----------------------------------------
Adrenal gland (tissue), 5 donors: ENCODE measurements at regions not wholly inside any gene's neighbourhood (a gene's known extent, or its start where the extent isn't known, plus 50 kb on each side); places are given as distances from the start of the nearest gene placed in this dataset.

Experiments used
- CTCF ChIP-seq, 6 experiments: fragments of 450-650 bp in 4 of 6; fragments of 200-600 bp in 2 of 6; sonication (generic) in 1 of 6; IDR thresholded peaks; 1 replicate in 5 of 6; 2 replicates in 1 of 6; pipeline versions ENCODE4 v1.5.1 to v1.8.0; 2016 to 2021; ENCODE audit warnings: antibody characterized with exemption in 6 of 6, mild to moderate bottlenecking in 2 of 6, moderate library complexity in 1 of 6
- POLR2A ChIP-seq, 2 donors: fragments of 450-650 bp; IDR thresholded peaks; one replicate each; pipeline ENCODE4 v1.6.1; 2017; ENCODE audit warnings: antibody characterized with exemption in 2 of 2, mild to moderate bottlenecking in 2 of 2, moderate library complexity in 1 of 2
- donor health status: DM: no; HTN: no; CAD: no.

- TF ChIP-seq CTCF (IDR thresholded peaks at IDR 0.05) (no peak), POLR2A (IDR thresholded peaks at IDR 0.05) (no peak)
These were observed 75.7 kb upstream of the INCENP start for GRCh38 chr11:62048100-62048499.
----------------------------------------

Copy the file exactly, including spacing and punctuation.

Adrenal gland (tissue), 5 donors: ENCODE measurements at regions not wholly inside any gene's neighbourhood (a gene's known extent, or its start where the extent isn't known, plus 50 kb on each side); places are given as distances from the start of the nearest gene placed in this dataset.

Experiments used
- CTCF ChIP-seq, 6 experiments: fragments of 450-650 bp in 4 of 6; fragments of 200-600 bp in 2 of 6; sonication (generic) in 1 of 6; IDR thresholded peaks; 1 replicate in 5 of 6; 2 replicates in 1 of 6; pipeline versions ENCODE4 v1.5.1 to v1.8.0; 2016 to 2021; ENCODE audit warnings: antibody characterized with exemption in 6 of 6, mild to moderate bottlenecking in 2 of 6, moderate library complexity in 1 of 6
- POLR2A ChIP-seq, 2 donors: fragments of 450-650 bp; IDR thresholded peaks; one replicate each; pipeline ENCODE4 v1.6.1; 2017; ENCODE audit warnings: antibody characterized with exemption in 2 of 2, mild to moderate bottlenecking in 2 of 2, moderate library complexity in 1 of 2
- donor health status: DM: no; HTN: no; CAD: no.

- TF ChIP-seq CTCF (IDR thresholded peaks at IDR 0.05) (no peak), POLR2A (IDR thresholded peaks at IDR 0.05) (no peak)
These were observed 75.7 kb upstream of the INCENP start for GRCh38 chr11:62048100-62048499.